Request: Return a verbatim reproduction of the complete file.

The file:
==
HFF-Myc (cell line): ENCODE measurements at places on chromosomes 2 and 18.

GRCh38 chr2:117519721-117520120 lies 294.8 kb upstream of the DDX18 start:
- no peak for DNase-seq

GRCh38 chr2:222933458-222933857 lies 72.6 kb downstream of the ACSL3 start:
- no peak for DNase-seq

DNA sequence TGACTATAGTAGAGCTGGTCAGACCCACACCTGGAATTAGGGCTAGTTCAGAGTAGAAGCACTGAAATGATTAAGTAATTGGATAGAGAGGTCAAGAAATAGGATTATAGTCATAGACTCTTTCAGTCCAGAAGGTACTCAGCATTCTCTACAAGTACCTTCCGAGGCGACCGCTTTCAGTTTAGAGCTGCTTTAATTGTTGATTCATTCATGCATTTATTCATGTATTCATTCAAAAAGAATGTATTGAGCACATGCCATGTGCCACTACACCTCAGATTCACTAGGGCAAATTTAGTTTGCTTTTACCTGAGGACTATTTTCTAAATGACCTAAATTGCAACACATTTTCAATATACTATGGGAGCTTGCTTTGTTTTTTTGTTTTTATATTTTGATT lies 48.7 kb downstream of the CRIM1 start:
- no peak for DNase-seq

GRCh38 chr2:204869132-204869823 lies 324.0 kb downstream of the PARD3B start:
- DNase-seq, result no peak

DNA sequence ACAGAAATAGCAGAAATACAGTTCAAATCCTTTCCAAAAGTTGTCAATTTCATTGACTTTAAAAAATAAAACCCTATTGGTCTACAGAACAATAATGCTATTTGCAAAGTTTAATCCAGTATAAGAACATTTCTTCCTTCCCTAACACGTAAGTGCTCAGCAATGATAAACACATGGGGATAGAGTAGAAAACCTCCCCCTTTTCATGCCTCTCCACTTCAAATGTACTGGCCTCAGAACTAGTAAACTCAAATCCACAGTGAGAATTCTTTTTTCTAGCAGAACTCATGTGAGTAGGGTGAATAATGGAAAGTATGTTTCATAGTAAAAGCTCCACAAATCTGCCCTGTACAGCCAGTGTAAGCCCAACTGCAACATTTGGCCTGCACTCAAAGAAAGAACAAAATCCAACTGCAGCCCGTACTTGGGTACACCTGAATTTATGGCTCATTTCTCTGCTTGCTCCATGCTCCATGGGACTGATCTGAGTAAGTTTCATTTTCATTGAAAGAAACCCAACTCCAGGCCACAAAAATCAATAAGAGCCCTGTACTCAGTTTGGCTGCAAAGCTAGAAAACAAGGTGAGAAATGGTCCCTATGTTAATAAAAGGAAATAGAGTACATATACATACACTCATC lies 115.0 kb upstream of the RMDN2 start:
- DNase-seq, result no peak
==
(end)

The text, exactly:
HFF-Myc (cell line): ENCODE measurements at places on chromosomes 2 and 18.

GRCh38 chr2:117519721-117520120 lies 294.8 kb upstream of the DDX18 start:
- no peak for DNase-seq

GRCh38 chr2:222933458-222933857 lies 72.6 kb downstream of the ACSL3 start:
- no peak for DNase-seq

DNA sequence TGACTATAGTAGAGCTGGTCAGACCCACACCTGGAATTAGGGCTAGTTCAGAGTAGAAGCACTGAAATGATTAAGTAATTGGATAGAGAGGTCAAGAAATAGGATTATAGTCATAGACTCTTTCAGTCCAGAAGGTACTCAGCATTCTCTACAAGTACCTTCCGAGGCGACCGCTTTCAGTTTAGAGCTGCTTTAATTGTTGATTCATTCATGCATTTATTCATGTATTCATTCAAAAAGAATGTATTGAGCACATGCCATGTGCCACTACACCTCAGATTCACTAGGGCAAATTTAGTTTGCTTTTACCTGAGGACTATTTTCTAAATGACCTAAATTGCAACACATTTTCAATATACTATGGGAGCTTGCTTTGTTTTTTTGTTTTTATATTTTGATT lies 48.7 kb downstream of the CRIM1 start:
- no peak for DNase-seq

GRCh38 chr2:204869132-204869823 lies 324.0 kb downstream of the PARD3B start:
- DNase-seq, result no peak

DNA sequence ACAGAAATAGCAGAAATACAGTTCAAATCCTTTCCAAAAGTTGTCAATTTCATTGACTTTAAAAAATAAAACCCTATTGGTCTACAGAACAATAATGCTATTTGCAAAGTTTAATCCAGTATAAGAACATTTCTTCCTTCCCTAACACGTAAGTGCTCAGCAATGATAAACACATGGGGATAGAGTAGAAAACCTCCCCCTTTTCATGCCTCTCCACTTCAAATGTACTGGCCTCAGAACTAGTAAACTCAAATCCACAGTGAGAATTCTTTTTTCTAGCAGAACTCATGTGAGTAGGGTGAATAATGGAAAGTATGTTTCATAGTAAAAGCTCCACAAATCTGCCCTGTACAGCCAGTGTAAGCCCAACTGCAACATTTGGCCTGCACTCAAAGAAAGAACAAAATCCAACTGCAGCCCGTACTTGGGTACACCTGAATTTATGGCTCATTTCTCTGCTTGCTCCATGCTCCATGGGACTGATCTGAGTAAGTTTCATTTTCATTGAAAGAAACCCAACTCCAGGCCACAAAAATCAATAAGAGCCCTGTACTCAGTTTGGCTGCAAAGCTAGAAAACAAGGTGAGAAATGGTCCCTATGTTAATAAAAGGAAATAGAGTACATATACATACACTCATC lies 115.0 kb upstream of the RMDN2 start:
- DNase-seq, result no peak